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7 Irish Phrases You’ll Hear on St. Patricks Day & Their Meaning

Photo credit: Fordham Notes

With Fordham marching every year in New York City’s St. Patrick’s Day parade and many others celebrating in other ways, there are some phrases you may hear but are not sure what exactly they meant. Here are seven phrases you’ll hear on St. Patrick’s Day!

1. St. Paddy’s Day

Note that it’s spelt Paddy and not Patty. The nickname for Patrick is Paddy, Patty is short for Patricia.

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2. Sláinte

In Irish Gaelic, this word means health, but is more commonly used to mean cheers! (Also the name of Fordham’s own Irish dance team.)

3. Galway Girl

Everyone is loving Ed Sheeran’s new album, especially the song Galway Girl. This term was first coined in a song by Steve Earle and Sharon Shannon in 2000. The song was later covered by Mundy with Shannon which reached number one on the charts in Ireland. Using the definition from the song, it means a girl with black hair and blue eyes.

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4. Éirinn go Brách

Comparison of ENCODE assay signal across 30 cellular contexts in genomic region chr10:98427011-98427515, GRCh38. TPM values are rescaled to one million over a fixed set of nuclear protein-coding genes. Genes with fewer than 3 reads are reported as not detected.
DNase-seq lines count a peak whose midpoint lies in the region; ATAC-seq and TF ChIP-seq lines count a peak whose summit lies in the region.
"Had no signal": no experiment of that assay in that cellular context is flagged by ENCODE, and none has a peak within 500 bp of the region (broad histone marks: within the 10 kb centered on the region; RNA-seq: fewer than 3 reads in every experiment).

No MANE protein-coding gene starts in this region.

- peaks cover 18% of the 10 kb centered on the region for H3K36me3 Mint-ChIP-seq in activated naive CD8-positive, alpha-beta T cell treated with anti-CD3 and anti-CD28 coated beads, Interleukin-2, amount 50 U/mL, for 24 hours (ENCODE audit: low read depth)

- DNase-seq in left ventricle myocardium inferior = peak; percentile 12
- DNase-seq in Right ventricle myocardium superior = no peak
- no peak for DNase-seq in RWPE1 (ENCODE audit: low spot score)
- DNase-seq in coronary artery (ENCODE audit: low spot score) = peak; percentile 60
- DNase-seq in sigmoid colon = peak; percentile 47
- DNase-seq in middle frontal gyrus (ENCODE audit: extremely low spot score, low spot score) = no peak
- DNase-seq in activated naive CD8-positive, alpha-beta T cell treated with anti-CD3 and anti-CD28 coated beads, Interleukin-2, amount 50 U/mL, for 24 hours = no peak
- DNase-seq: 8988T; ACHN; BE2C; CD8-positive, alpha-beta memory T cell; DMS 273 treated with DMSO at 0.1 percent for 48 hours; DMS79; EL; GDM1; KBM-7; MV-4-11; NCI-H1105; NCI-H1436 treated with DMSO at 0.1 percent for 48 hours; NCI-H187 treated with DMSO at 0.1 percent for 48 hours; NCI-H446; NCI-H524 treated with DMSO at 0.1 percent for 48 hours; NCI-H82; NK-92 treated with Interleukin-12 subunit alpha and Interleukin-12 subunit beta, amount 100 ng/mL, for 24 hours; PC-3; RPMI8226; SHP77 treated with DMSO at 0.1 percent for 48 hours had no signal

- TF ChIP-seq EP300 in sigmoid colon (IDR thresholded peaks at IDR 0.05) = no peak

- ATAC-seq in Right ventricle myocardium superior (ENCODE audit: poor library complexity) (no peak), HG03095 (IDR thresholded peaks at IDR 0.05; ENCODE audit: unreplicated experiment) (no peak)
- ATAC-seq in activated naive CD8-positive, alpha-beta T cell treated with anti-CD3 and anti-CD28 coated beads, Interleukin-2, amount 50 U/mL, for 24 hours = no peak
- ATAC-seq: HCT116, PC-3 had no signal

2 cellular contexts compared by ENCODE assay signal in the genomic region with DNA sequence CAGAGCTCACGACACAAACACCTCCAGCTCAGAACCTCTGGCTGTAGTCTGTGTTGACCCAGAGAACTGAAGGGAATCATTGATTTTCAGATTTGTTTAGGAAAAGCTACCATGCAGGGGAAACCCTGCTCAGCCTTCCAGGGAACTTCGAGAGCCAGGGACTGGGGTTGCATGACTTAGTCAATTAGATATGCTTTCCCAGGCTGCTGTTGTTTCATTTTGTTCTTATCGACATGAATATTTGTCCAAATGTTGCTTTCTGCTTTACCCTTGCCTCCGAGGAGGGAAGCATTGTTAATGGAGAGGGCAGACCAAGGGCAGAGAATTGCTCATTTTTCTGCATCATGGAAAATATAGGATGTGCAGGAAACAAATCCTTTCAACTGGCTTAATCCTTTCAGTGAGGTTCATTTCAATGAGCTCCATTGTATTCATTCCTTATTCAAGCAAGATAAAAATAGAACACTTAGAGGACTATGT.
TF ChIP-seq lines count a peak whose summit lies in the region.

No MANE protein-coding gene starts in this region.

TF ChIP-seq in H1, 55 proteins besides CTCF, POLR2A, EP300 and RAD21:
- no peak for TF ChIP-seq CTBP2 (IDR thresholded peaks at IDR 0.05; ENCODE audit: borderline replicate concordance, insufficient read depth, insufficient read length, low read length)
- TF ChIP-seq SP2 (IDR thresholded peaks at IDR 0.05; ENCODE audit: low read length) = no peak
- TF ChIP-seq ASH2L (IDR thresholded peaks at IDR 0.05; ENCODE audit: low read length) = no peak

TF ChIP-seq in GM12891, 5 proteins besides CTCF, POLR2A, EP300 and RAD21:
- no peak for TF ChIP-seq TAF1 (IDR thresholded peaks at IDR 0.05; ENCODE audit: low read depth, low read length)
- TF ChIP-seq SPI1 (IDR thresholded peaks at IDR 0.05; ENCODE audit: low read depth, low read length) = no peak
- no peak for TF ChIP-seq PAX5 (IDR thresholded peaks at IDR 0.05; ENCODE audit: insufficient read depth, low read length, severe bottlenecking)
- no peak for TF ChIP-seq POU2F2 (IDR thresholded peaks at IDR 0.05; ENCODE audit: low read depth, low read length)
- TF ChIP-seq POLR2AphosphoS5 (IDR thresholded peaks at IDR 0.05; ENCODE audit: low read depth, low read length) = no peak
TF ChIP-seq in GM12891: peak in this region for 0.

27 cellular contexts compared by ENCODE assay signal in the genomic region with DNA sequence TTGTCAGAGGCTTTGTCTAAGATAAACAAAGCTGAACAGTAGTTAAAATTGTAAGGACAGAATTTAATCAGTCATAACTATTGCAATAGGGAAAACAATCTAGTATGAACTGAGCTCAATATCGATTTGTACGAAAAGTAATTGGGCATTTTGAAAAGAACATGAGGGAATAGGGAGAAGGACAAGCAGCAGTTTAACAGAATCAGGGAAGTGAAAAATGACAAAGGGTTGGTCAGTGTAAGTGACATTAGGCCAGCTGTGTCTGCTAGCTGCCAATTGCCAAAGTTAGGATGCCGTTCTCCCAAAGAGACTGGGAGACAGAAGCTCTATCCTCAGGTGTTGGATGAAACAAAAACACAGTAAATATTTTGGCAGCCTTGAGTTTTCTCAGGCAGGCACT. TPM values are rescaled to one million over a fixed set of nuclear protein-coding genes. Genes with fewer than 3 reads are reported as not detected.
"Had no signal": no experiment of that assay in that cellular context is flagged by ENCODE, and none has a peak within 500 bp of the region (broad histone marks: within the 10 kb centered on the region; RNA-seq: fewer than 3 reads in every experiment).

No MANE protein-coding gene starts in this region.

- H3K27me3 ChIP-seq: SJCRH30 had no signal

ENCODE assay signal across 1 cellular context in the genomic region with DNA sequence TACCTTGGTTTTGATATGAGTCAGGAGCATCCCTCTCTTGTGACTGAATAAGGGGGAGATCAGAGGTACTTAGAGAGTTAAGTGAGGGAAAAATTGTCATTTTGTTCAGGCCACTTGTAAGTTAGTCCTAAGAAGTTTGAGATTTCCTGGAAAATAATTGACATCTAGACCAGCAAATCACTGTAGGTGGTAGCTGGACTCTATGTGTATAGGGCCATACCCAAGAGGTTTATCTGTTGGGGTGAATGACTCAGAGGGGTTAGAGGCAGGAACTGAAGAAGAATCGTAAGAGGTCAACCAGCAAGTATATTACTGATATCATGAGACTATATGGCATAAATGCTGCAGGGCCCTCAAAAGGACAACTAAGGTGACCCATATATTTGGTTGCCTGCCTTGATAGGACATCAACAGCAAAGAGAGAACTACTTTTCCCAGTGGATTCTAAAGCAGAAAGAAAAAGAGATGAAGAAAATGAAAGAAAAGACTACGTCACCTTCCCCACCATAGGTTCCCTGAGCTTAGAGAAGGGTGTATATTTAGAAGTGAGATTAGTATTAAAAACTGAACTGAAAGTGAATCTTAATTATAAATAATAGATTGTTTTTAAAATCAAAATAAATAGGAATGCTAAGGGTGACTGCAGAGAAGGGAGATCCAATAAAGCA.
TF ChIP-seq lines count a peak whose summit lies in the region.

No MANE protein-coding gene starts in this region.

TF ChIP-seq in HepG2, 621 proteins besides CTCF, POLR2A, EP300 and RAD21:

Or the English version: Erin Go Bragh! You’ll see and hear this phrase often on St. Patrick’s. It means Ireland Forever!

5. Craic

Pronounced crack, this term does not refer to a drug, but rather comes to mean fun or enjoyment. The term was used to mean news, gossip and enjoyable conversation.

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6. Claddaugh 

A claddaugh ring is a ring traditionally worn by women and the manner in which it is worn signifies romantic availablity. Wearing the ring on your right hand with the heart out means you’re single, but with the heart facing in towards your hand means that you’re in a relationship. On the left hand, the heart worn out means the wearer is engaged and with the heart in the person is married. The elements of the ring’s design also has signifcance. The heart represents love, the hands mean friendship, and the crown symbolizes loyalty. 

7. Lá Fhéile Pádraig Sona Duit

Happy Saint Patrick’s Day To You! This is how to say the phrase in Irish Gaelic, but this wish of a happy St. Patrick’s Day is only to one person. If you were to say it to a group, use the phrase: “Lá Fhéile Pádraig Sona Daoibh!”

I'm a modern girl living in the ancient world. A lover of ancient art and museums! 
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